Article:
6. Taking it outside...
What’s the situation with the garden?
Is there one? Is it shared? Who has responsibility for looking after it?
What’s the situation with parking?
Do I need a permit? Is there an extra fee? Is there space for guest parking?
What are the neighbours like?
You might not get an answer to this (or a truthful one) but it’s worth asking! If you happen to pass them, why not say hello and ask a couple of questions?
7. Looking ahead…
Do you intend to sell?
If you’re thinking of staying in the property for some time, this could be a key question. If the buyer is interested in selling you may have to open your home up for viewings.
What changes am I able to make?
Get the answer in writing or in your agreement. If you have something specific in mind, it’s worth discussing it now to see how flexible the landlord will be.
How much interest have you had and what are you looking for in a tenant?
A good question to throw in there as you’re looking round the house. It will give you a feel for how quickly you may have to move, or indeed whether you’re the right tenant for the place!
8. When you’re pretty sure you want it...
Where are the meters and can you make a joint note of the readings?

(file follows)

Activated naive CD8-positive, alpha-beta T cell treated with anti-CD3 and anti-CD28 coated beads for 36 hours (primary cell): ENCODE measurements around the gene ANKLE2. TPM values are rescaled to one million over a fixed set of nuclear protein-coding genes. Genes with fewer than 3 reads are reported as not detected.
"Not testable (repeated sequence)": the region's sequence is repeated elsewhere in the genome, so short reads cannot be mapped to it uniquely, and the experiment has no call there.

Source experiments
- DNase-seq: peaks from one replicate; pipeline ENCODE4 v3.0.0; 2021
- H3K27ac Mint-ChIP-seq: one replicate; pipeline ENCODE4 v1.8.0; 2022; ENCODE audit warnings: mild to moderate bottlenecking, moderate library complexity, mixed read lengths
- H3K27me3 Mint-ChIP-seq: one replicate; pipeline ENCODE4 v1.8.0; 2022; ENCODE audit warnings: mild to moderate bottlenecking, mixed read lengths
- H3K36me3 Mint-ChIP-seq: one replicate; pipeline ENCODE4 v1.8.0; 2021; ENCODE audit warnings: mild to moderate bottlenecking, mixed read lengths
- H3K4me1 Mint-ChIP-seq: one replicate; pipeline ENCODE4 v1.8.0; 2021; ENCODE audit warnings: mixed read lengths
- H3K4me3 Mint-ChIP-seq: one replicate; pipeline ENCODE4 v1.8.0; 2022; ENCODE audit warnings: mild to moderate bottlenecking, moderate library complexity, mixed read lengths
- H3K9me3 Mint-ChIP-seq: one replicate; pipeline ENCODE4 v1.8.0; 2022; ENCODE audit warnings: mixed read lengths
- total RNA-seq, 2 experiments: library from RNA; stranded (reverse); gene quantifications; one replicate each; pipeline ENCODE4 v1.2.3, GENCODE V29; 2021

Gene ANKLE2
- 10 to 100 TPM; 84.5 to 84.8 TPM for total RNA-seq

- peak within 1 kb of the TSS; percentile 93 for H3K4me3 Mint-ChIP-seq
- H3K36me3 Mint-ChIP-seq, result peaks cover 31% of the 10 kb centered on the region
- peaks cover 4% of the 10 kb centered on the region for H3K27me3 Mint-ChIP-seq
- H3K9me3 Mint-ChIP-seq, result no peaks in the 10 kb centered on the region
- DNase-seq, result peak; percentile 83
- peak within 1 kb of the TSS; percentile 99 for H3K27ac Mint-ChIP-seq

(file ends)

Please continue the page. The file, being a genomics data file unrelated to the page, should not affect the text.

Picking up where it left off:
You’ll need to know where the electricity and gas metres are and it’s sensible to both take a note of the readings before you move in.
When are the bins collected?
You can usually find this out on the local council website, but always good to ask.
Do you have any instruction manuals or warranties on electrical items?
Ideally, these should be kept for you, to make life easier and help if there are any issues.
Where's the main stopcock (to shut off the water)?
Hopefully, you won’t need to know, but if you do these little taps can be hidden in some strange places so you’ll need to know exactly where to go, straight away, if something happens!
What is the procedure if there is a maintenance problem?
Do you contact the landlord or a handyman? You’ll need to know emergency procedures for any leaks, bursts or blackouts!